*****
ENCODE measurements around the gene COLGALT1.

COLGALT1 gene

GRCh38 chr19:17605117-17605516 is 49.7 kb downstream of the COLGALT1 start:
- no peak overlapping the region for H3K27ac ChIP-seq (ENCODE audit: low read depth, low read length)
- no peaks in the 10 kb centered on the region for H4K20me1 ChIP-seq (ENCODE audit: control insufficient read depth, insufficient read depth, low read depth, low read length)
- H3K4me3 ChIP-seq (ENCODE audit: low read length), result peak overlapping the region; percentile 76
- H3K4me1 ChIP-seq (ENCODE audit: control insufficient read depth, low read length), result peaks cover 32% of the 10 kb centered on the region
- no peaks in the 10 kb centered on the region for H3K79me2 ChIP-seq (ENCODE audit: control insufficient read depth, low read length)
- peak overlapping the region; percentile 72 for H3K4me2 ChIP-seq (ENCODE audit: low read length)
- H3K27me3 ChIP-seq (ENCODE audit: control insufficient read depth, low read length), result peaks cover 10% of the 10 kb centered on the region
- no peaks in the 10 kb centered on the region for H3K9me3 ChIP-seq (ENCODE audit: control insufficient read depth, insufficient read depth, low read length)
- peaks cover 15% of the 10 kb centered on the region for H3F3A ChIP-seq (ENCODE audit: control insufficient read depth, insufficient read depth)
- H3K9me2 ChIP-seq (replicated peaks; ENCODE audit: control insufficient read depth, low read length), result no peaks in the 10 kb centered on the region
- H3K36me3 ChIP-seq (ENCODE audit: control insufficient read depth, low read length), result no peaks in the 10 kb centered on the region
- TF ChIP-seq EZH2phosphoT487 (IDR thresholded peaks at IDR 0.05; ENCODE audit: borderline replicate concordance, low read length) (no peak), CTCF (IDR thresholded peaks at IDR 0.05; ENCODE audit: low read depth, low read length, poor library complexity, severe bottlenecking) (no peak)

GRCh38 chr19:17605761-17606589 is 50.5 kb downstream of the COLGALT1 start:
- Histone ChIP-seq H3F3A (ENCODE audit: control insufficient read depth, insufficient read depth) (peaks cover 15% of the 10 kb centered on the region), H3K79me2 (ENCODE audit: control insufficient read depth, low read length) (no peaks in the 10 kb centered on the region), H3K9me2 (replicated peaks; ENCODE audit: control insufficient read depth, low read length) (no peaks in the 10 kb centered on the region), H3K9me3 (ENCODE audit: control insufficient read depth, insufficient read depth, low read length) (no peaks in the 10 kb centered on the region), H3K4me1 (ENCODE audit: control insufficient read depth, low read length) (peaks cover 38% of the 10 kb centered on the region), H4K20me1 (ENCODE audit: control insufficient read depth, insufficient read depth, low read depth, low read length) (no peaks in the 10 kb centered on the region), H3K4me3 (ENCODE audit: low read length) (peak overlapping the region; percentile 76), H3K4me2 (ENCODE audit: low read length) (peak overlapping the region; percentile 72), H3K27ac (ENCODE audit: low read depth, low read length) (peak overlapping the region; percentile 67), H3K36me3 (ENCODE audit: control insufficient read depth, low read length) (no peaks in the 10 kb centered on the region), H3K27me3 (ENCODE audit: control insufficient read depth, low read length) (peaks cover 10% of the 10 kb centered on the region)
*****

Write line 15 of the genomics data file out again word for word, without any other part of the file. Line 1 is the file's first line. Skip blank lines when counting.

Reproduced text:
- TF ChIP-seq EZH2phosphoT487 (IDR thresholded peaks at IDR 0.05; ENCODE audit: borderline replicate concordance, low read length) (no peak), CTCF (IDR thresholded peaks at IDR 0.05; ENCODE audit: low read depth, low read length, poor library complexity, severe bottlenecking) (no peak)